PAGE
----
Logan’s Story: Sometimes, Saying Goodbye is the Hardest Part of Foster Care

Mother and father with their son at home

With seven broken bones, large whip marks, and ears that had been twisted so much they were purple, it was apparent that 2-year-old Logan needed plenty of healing – physically and emotionally.

“He was bruised literally from head to feet,” Amy says. “He had a bruise on his buttock that stayed for four months.”

The toddler came into the world as a result of rape, and his mother left him with her alcoholic parents who also smoked pot. They abused Logan and left him to wander the streets. Amy and Brian thought the boy was autistic because he was withdrawn and emotionless and wouldn’t make eye contact.

“But he wasn’t autistic,” Amy explains. “All he needed was love and attention, and then he became a normal, super-kind little boy.”

For almost two years, Amy and Brian loved little Logan as their foster son, with hopes of adopting him. If Logan needed to visit his birth mom, Amy spoke about it in positive terms; but Logan never wanted to go.

“How ’bout if I wait till tomorrow?” he would ask in his sweet 4-year-old voice.

The visits became longer as the foster-care system worked to reunite the boy with his birth mom. Eventually, Amy, Brian, and their other children (several of whom had been adopted) had to say goodbye to Logan.

“I should have been a basket case by the last two months, not knowing if he would be with us or not,” Amy says. “But I never really lost it. I trusted God. I didn’t break down in front of Logan.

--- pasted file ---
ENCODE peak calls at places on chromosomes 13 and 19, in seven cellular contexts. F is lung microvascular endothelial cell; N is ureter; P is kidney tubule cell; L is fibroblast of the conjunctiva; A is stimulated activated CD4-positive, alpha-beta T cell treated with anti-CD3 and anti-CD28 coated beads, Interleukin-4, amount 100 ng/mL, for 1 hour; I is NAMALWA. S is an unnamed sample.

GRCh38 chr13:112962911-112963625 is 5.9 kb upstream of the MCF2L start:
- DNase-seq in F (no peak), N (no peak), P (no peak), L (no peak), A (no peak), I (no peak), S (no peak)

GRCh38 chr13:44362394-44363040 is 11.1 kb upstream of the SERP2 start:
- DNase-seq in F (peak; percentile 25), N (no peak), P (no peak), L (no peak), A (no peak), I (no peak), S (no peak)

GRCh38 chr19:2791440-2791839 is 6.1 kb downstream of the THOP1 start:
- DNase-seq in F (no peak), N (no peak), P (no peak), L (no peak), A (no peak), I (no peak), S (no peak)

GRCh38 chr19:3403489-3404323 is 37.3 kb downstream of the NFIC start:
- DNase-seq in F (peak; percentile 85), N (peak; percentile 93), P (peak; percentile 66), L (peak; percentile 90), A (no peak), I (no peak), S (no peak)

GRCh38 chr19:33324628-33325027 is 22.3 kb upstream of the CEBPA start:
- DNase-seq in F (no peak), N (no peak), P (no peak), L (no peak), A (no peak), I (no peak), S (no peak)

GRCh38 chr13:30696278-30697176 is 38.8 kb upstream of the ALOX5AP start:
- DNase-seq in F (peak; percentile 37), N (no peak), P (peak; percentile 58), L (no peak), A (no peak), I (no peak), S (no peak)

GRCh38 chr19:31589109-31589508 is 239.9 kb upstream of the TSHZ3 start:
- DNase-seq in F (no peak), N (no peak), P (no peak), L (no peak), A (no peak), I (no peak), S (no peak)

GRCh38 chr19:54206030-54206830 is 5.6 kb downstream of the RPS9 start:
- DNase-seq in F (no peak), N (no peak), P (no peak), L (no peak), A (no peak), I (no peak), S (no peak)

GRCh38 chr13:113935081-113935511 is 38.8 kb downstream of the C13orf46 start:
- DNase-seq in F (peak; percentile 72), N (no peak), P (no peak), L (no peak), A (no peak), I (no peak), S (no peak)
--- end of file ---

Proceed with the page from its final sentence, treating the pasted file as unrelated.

“When I was younger, I would have. I definitely wouldn’t have been able to control myself. Now I’m much more prepared in a Christlike way. I’ve had eight children, and I’m more trusting. I know God loves these kids and knows exactly where they should be.”

Logan’s birth mother is a young non-Christian who doesn’t know much about being a mother, but she’s learning.

“She listens, and that’s rewarding in itself,” Amy notes. “She calls me for advice all the time. She trusts me and likes me, and I love her. She needs Christ, and she needs a mother [figure].”

No matter what happens with Logan’s future, Amy and Brian know that God gave them a chance to take part in a healing miracle.

“The wonderful thing about foster care is that we had the chance to be part of a transformation. Just the love of God, the love of parents, and the family giving him attention completely transformed Logan. And now he has a shot at life.”


Julie Holmquist is a book editor at Focus on the Family. She and her husband, Jeff, have raised four children, two of whom were adopted.

Julie is the author of A Call to Love.

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